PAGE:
It takes time to untangle the emotions after breaking away from an unhealthy relationship. People react differently. Some get out and enjoy freedom while others stay at home, suffering in silence. Extremes of either option aren’t good. Make time to spend with friends and family but don’t be afraid to sit down and feel. Figure out who you are again.

Kids will have their own struggles. It’s important that you don’t get so stuck in your own healing that you forget about the pain or confusion your children might be feeling. Yes, kids are resilient but they still experience stress when mommy and daddy split.

Shortly before I moved out, I had taken my son to the pediatrician. In the visit, I explained to the doctor that his father and I were separating and was there anything I should expect. His words were prophetic, “He’ll feel like things are out of control so he’ll hold on to what he can control. His bladder.” My son was a toddler and just starting pottie training that quickly stopped by toddler refusal when we moved out. When I followed up with the pediatrician, he laughed, “Don’t worry, it will work itself out. I promise he won’t be going to college in a diaper.”

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Not Making the Same Mistakes Again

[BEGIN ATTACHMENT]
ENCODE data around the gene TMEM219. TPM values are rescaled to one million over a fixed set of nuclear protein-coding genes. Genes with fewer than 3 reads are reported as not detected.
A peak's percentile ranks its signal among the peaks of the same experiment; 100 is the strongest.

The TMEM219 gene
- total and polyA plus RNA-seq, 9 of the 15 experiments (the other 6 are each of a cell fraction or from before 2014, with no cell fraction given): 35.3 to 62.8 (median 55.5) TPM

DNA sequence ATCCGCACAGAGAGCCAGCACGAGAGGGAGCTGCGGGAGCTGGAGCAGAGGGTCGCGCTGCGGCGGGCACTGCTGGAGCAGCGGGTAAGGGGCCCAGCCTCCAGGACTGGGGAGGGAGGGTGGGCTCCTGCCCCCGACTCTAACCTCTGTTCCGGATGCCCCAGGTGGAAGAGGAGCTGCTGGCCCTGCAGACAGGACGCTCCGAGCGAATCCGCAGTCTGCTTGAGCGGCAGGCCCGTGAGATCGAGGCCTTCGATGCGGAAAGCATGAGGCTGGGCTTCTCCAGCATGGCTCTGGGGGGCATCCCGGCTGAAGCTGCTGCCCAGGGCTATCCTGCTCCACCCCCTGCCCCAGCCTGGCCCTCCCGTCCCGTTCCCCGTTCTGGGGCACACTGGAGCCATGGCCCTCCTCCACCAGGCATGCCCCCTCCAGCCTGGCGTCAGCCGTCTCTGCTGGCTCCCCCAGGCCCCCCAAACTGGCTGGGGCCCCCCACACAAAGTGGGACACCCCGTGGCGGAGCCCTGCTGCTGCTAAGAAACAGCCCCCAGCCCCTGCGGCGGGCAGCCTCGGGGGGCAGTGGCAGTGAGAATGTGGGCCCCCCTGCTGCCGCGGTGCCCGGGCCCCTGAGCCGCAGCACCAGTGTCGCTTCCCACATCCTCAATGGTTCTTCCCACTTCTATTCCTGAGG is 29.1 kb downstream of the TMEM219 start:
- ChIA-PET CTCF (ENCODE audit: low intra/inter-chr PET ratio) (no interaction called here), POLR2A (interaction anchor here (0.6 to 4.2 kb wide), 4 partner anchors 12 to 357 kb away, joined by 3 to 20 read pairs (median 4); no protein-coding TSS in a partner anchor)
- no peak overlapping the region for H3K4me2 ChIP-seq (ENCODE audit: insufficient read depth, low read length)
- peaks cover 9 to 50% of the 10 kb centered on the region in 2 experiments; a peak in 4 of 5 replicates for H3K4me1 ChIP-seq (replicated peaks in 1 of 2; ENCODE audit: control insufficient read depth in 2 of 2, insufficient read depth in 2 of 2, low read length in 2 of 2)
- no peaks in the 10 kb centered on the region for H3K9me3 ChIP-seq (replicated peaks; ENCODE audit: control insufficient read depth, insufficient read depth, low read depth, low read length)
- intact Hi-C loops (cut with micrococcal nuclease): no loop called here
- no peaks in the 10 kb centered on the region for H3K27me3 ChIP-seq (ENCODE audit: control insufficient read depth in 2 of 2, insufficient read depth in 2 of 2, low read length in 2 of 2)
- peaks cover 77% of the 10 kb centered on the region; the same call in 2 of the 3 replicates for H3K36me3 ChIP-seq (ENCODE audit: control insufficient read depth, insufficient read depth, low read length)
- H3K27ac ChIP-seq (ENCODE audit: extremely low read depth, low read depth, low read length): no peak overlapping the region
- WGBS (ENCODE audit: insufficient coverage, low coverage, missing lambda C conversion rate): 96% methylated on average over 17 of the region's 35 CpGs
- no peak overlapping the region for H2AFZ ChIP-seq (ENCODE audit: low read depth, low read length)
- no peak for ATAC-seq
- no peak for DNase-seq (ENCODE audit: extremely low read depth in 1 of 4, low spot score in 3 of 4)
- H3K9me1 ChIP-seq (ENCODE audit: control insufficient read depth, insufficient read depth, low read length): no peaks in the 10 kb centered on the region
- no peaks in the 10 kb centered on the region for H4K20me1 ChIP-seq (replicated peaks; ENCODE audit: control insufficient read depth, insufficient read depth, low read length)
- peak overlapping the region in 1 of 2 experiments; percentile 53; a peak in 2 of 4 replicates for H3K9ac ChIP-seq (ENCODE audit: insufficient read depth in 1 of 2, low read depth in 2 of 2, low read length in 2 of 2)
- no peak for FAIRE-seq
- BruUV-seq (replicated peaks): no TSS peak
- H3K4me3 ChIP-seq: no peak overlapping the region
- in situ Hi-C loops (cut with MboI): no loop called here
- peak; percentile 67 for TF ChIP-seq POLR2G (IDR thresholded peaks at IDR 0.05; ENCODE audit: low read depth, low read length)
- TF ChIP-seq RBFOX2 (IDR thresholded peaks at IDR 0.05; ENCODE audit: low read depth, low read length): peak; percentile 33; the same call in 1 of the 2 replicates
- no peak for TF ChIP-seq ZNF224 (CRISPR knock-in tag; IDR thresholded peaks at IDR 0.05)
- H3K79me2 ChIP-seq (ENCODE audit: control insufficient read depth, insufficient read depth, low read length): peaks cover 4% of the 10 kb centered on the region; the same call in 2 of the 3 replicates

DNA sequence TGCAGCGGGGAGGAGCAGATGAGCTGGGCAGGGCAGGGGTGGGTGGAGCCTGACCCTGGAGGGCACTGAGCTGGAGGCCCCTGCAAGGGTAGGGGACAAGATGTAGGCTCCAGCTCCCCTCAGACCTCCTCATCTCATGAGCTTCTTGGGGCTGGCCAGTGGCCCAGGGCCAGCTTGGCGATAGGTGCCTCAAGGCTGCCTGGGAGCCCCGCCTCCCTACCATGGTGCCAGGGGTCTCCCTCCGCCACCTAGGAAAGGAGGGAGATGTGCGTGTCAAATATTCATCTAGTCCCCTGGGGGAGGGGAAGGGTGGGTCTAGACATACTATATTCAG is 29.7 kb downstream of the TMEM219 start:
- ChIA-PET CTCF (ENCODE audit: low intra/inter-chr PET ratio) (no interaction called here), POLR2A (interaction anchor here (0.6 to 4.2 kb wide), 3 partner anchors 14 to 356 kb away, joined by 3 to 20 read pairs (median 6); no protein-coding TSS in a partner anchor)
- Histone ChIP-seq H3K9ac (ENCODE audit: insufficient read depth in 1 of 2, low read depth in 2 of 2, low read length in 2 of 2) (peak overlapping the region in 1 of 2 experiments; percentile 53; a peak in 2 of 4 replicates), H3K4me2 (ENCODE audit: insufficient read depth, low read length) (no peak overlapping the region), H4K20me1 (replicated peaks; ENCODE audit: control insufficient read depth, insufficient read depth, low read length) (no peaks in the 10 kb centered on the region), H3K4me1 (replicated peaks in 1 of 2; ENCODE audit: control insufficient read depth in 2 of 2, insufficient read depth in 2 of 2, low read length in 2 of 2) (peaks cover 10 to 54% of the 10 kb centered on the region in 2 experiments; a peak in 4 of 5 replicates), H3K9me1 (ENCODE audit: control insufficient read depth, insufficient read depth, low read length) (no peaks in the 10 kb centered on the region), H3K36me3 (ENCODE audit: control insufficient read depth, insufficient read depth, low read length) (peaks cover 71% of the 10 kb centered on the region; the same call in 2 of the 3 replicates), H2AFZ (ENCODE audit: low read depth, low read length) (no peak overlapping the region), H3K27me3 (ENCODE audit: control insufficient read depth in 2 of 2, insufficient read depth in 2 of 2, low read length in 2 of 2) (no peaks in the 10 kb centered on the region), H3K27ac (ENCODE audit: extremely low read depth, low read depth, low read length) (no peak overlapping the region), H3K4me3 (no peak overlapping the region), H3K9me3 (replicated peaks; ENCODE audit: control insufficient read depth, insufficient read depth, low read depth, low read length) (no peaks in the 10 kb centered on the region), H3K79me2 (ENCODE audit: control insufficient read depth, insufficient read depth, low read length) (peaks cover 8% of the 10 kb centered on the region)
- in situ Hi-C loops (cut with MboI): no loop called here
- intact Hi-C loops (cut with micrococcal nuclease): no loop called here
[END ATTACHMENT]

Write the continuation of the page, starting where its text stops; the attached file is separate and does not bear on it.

It’s easy to say, “I’m never going to let that happen to me again.” You’ve left because you saw the need, felt the negativity and broke away. Clarity is a nice thing. Then come the loneliness and the stress. Being a single mom or single dad isn’t easy; it’s nice to have someone around to talk to, to help, to keep guard of the bathroom door for an indulgent bath alone. All those feelings are natural and normal.

No one can predict how long it will take to recover or how long it should take to jump back into the dating world. Some people are better about just going out and dating casually than others. I’ve never been good at casual dating so for me, it has been a very cautious road of who I let into my life and into my son’s. The work to heal takes time and requires digging into all the icky stuff that makes us feel ashamed or embarrassed for our previous decisions. You have to do that work to rebuild your self-esteem and self-worth. Otherwise, the cycle continues.

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Co-Parenting with a Toxic Ex

Co-Parenting with a Toxic Ex

In the divorce process through the time your kids finally leave the house, you will hear over and over again, “Get along for the kids.” The notion that you once loved this person and the fact that you aren’t inviting them over to hunt Easter Eggs as a family is a negative reflection on your ability to be a mature adult. Single parents have to find a way to raise healthy children. Co-parenting with a toxic ex can make everyone less healthy.

While effective co-parenting can make everyone’s lives easier and healthier, it isn’t always possible. As a single parent, you must determine if you are able to find middle ground as a co-parent. If you are dealing with a toxic personality, such as a narcissist, chances are co-parenting is impossible. It sucks but the reality is the attempt to engage in mutual agreements ends up becoming another series of arguments, lies and broken promises.